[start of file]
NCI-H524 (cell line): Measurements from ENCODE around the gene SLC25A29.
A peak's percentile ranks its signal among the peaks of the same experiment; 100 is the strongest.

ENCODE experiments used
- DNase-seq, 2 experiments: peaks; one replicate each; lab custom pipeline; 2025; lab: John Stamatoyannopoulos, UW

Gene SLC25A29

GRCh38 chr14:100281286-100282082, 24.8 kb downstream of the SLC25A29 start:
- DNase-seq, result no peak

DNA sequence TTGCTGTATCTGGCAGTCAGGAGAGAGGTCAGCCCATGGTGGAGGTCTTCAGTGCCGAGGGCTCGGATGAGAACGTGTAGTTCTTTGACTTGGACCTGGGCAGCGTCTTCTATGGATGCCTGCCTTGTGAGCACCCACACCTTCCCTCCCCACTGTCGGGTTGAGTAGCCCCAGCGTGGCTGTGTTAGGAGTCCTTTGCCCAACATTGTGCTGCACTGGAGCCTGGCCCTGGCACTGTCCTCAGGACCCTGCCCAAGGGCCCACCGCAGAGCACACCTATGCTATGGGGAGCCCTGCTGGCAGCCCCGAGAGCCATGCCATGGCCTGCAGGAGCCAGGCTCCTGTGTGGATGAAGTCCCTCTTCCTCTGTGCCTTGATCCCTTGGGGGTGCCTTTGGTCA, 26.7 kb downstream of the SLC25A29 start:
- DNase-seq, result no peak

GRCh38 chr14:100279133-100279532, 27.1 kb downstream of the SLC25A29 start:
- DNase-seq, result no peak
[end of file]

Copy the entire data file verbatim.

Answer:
NCI-H524 (cell line): Measurements from ENCODE around the gene SLC25A29.
A peak's percentile ranks its signal among the peaks of the same experiment; 100 is the strongest.

ENCODE experiments used
- DNase-seq, 2 experiments: peaks; one replicate each; lab custom pipeline; 2025; lab: John Stamatoyannopoulos, UW

Gene SLC25A29

GRCh38 chr14:100281286-100282082, 24.8 kb downstream of the SLC25A29 start:
- DNase-seq, result no peak

DNA sequence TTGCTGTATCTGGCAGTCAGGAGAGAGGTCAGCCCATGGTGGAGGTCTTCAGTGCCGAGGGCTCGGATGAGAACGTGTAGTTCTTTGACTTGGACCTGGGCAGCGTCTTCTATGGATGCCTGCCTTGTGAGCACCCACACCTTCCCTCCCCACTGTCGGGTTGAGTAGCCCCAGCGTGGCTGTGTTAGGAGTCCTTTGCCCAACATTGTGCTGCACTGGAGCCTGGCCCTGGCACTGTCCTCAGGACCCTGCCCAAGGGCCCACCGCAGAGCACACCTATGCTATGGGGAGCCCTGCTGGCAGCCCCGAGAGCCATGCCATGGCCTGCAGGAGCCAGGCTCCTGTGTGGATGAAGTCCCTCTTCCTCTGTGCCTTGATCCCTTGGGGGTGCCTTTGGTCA, 26.7 kb downstream of the SLC25A29 start:
- DNase-seq, result no peak

GRCh38 chr14:100279133-100279532, 27.1 kb downstream of the SLC25A29 start:
- DNase-seq, result no peak